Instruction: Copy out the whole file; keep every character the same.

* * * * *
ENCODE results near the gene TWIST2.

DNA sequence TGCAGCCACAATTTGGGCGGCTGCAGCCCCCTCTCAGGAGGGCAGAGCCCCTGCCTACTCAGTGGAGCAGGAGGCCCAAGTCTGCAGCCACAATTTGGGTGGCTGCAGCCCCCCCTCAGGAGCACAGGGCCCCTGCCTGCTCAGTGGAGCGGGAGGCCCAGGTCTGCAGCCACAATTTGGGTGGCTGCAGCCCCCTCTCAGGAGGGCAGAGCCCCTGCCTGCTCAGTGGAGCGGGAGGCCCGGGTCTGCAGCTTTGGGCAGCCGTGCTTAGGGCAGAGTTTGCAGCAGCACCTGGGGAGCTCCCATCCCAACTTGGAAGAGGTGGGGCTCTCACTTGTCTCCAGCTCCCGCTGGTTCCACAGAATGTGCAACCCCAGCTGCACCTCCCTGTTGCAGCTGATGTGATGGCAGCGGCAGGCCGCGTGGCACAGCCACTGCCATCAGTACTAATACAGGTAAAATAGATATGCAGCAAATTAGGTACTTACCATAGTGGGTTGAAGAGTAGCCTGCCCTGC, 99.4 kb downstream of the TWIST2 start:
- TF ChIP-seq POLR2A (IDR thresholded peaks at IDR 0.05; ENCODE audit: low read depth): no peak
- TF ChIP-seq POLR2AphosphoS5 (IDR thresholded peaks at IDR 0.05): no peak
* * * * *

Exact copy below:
ENCODE results near the gene TWIST2.

DNA sequence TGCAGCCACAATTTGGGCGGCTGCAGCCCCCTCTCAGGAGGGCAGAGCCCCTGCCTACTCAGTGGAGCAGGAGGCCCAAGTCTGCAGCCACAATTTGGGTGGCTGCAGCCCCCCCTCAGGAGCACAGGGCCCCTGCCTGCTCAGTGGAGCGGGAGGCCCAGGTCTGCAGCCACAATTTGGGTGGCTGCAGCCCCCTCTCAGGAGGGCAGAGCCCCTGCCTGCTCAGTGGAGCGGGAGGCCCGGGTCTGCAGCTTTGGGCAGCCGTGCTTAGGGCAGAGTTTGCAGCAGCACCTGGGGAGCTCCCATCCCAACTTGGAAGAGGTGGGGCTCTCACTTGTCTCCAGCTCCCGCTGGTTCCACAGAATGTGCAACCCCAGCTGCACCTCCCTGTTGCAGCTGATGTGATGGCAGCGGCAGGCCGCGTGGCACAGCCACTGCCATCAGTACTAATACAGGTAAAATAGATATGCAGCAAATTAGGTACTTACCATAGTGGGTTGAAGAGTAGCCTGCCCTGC, 99.4 kb downstream of the TWIST2 start:
- TF ChIP-seq POLR2A (IDR thresholded peaks at IDR 0.05; ENCODE audit: low read depth): no peak
- TF ChIP-seq POLR2AphosphoS5 (IDR thresholded peaks at IDR 0.05): no peak